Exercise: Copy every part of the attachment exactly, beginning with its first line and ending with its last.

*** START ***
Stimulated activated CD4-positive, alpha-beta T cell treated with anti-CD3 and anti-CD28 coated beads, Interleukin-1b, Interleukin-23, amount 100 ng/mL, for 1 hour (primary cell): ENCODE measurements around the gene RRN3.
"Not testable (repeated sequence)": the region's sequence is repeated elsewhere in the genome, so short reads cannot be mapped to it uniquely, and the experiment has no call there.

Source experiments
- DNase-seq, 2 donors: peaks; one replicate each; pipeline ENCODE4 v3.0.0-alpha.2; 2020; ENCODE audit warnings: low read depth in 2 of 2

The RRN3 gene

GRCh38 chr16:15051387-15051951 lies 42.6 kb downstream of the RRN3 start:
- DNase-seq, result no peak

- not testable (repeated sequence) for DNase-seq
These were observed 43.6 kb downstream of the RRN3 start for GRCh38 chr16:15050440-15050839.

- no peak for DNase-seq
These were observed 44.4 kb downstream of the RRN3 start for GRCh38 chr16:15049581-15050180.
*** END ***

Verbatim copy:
Stimulated activated CD4-positive, alpha-beta T cell treated with anti-CD3 and anti-CD28 coated beads, Interleukin-1b, Interleukin-23, amount 100 ng/mL, for 1 hour (primary cell): ENCODE measurements around the gene RRN3.
"Not testable (repeated sequence)": the region's sequence is repeated elsewhere in the genome, so short reads cannot be mapped to it uniquely, and the experiment has no call there.

Source experiments
- DNase-seq, 2 donors: peaks; one replicate each; pipeline ENCODE4 v3.0.0-alpha.2; 2020; ENCODE audit warnings: low read depth in 2 of 2

The RRN3 gene

GRCh38 chr16:15051387-15051951 lies 42.6 kb downstream of the RRN3 start:
- DNase-seq, result no peak

- not testable (repeated sequence) for DNase-seq
These were observed 43.6 kb downstream of the RRN3 start for GRCh38 chr16:15050440-15050839.

- no peak for DNase-seq
These were observed 44.4 kb downstream of the RRN3 start for GRCh38 chr16:15049581-15050180.